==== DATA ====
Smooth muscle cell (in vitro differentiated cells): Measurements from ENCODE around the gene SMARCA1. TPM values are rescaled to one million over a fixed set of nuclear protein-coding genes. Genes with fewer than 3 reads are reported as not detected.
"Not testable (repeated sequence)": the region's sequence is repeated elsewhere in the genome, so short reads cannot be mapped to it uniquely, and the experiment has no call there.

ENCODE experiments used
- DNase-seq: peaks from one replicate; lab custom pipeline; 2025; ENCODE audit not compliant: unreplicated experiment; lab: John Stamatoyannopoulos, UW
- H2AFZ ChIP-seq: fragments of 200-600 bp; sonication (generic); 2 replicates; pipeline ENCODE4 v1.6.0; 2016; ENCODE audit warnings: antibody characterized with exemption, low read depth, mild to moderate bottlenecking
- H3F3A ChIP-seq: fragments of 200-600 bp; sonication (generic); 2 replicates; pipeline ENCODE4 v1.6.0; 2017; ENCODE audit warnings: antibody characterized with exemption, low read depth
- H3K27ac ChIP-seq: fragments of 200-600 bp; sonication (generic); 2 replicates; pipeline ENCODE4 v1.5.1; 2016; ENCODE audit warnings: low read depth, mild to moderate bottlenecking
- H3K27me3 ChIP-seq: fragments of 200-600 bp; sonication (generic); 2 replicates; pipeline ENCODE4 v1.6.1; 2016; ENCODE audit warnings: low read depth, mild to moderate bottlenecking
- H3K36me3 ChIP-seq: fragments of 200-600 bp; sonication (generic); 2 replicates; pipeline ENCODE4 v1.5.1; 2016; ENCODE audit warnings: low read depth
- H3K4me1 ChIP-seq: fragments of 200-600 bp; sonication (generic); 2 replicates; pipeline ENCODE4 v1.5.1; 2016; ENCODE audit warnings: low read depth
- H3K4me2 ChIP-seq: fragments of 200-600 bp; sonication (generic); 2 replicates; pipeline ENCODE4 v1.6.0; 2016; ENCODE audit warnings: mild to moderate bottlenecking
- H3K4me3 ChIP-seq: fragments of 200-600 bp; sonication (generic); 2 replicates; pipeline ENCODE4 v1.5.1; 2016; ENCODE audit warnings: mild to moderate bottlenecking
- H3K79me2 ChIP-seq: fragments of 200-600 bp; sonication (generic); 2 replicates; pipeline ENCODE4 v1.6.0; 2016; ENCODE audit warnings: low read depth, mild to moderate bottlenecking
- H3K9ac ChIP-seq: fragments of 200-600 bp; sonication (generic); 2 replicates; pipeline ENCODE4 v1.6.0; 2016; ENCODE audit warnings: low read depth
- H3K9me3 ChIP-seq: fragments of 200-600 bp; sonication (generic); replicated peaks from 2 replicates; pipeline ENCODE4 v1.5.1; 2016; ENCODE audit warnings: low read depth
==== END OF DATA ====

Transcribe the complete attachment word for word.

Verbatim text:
Smooth muscle cell (in vitro differentiated cells): Measurements from ENCODE around the gene SMARCA1. TPM values are rescaled to one million over a fixed set of nuclear protein-coding genes. Genes with fewer than 3 reads are reported as not detected.
"Not testable (repeated sequence)": the region's sequence is repeated elsewhere in the genome, so short reads cannot be mapped to it uniquely, and the experiment has no call there.

ENCODE experiments used
- DNase-seq: peaks from one replicate; lab custom pipeline; 2025; ENCODE audit not compliant: unreplicated experiment; lab: John Stamatoyannopoulos, UW
- H2AFZ ChIP-seq: fragments of 200-600 bp; sonication (generic); 2 replicates; pipeline ENCODE4 v1.6.0; 2016; ENCODE audit warnings: antibody characterized with exemption, low read depth, mild to moderate bottlenecking
- H3F3A ChIP-seq: fragments of 200-600 bp; sonication (generic); 2 replicates; pipeline ENCODE4 v1.6.0; 2017; ENCODE audit warnings: antibody characterized with exemption, low read depth
- H3K27ac ChIP-seq: fragments of 200-600 bp; sonication (generic); 2 replicates; pipeline ENCODE4 v1.5.1; 2016; ENCODE audit warnings: low read depth, mild to moderate bottlenecking
- H3K27me3 ChIP-seq: fragments of 200-600 bp; sonication (generic); 2 replicates; pipeline ENCODE4 v1.6.1; 2016; ENCODE audit warnings: low read depth, mild to moderate bottlenecking
- H3K36me3 ChIP-seq: fragments of 200-600 bp; sonication (generic); 2 replicates; pipeline ENCODE4 v1.5.1; 2016; ENCODE audit warnings: low read depth
- H3K4me1 ChIP-seq: fragments of 200-600 bp; sonication (generic); 2 replicates; pipeline ENCODE4 v1.5.1; 2016; ENCODE audit warnings: low read depth
- H3K4me2 ChIP-seq: fragments of 200-600 bp; sonication (generic); 2 replicates; pipeline ENCODE4 v1.6.0; 2016; ENCODE audit warnings: mild to moderate bottlenecking
- H3K4me3 ChIP-seq: fragments of 200-600 bp; sonication (generic); 2 replicates; pipeline ENCODE4 v1.5.1; 2016; ENCODE audit warnings: mild to moderate bottlenecking
- H3K79me2 ChIP-seq: fragments of 200-600 bp; sonication (generic); 2 replicates; pipeline ENCODE4 v1.6.0; 2016; ENCODE audit warnings: low read depth, mild to moderate bottlenecking
- H3K9ac ChIP-seq: fragments of 200-600 bp; sonication (generic); 2 replicates; pipeline ENCODE4 v1.6.0; 2016; ENCODE audit warnings: low read depth
- H3K9me3 ChIP-seq: fragments of 200-600 bp; sonication (generic); replicated peaks from 2 replicates; pipeline ENCODE4 v1.5.1; 2016; ENCODE audit warnings: low read depth